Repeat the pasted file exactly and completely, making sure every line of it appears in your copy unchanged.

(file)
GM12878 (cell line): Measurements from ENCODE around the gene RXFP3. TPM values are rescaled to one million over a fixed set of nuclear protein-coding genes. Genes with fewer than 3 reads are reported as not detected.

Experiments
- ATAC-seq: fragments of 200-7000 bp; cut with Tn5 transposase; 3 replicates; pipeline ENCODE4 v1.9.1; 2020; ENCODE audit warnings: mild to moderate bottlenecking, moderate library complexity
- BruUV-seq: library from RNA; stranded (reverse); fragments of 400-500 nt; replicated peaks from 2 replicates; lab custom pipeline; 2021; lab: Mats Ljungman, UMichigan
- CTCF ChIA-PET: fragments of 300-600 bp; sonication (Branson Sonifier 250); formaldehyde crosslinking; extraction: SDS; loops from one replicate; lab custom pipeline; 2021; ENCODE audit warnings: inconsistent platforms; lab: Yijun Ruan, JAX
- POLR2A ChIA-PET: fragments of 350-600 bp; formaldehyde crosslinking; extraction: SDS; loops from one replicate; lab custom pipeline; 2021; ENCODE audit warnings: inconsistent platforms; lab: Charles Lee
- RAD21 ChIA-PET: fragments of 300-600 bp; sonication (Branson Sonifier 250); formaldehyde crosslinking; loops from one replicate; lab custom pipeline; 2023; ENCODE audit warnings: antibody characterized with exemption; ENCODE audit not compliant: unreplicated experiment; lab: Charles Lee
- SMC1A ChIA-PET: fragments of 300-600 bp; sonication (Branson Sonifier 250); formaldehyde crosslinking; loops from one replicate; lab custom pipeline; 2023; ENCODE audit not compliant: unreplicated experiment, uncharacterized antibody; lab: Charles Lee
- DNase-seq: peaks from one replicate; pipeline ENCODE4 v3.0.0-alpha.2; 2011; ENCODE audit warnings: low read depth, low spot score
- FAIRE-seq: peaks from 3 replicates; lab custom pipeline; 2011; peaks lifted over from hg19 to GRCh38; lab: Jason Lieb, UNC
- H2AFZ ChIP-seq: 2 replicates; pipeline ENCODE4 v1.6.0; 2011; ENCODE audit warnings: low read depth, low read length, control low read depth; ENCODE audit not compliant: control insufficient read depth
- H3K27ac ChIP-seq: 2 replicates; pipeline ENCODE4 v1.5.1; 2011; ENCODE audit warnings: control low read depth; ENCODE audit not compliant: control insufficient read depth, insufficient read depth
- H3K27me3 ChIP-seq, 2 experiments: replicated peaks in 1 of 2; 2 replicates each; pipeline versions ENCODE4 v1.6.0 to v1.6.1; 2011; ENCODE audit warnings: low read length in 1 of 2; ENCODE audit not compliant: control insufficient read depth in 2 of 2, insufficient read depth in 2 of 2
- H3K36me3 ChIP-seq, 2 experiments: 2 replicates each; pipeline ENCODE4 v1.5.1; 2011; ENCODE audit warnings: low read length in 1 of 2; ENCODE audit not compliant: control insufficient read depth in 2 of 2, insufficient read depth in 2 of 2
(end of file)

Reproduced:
GM12878 (cell line): Measurements from ENCODE around the gene RXFP3. TPM values are rescaled to one million over a fixed set of nuclear protein-coding genes. Genes with fewer than 3 reads are reported as not detected.

Experiments
- ATAC-seq: fragments of 200-7000 bp; cut with Tn5 transposase; 3 replicates; pipeline ENCODE4 v1.9.1; 2020; ENCODE audit warnings: mild to moderate bottlenecking, moderate library complexity
- BruUV-seq: library from RNA; stranded (reverse); fragments of 400-500 nt; replicated peaks from 2 replicates; lab custom pipeline; 2021; lab: Mats Ljungman, UMichigan
- CTCF ChIA-PET: fragments of 300-600 bp; sonication (Branson Sonifier 250); formaldehyde crosslinking; extraction: SDS; loops from one replicate; lab custom pipeline; 2021; ENCODE audit warnings: inconsistent platforms; lab: Yijun Ruan, JAX
- POLR2A ChIA-PET: fragments of 350-600 bp; formaldehyde crosslinking; extraction: SDS; loops from one replicate; lab custom pipeline; 2021; ENCODE audit warnings: inconsistent platforms; lab: Charles Lee
- RAD21 ChIA-PET: fragments of 300-600 bp; sonication (Branson Sonifier 250); formaldehyde crosslinking; loops from one replicate; lab custom pipeline; 2023; ENCODE audit warnings: antibody characterized with exemption; ENCODE audit not compliant: unreplicated experiment; lab: Charles Lee
- SMC1A ChIA-PET: fragments of 300-600 bp; sonication (Branson Sonifier 250); formaldehyde crosslinking; loops from one replicate; lab custom pipeline; 2023; ENCODE audit not compliant: unreplicated experiment, uncharacterized antibody; lab: Charles Lee
- DNase-seq: peaks from one replicate; pipeline ENCODE4 v3.0.0-alpha.2; 2011; ENCODE audit warnings: low read depth, low spot score
- FAIRE-seq: peaks from 3 replicates; lab custom pipeline; 2011; peaks lifted over from hg19 to GRCh38; lab: Jason Lieb, UNC
- H2AFZ ChIP-seq: 2 replicates; pipeline ENCODE4 v1.6.0; 2011; ENCODE audit warnings: low read depth, low read length, control low read depth; ENCODE audit not compliant: control insufficient read depth
- H3K27ac ChIP-seq: 2 replicates; pipeline ENCODE4 v1.5.1; 2011; ENCODE audit warnings: control low read depth; ENCODE audit not compliant: control insufficient read depth, insufficient read depth
- H3K27me3 ChIP-seq, 2 experiments: replicated peaks in 1 of 2; 2 replicates each; pipeline versions ENCODE4 v1.6.0 to v1.6.1; 2011; ENCODE audit warnings: low read length in 1 of 2; ENCODE audit not compliant: control insufficient read depth in 2 of 2, insufficient read depth in 2 of 2
- H3K36me3 ChIP-seq, 2 experiments: 2 replicates each; pipeline ENCODE4 v1.5.1; 2011; ENCODE audit warnings: low read length in 1 of 2; ENCODE audit not compliant: control insufficient read depth in 2 of 2, insufficient read depth in 2 of 2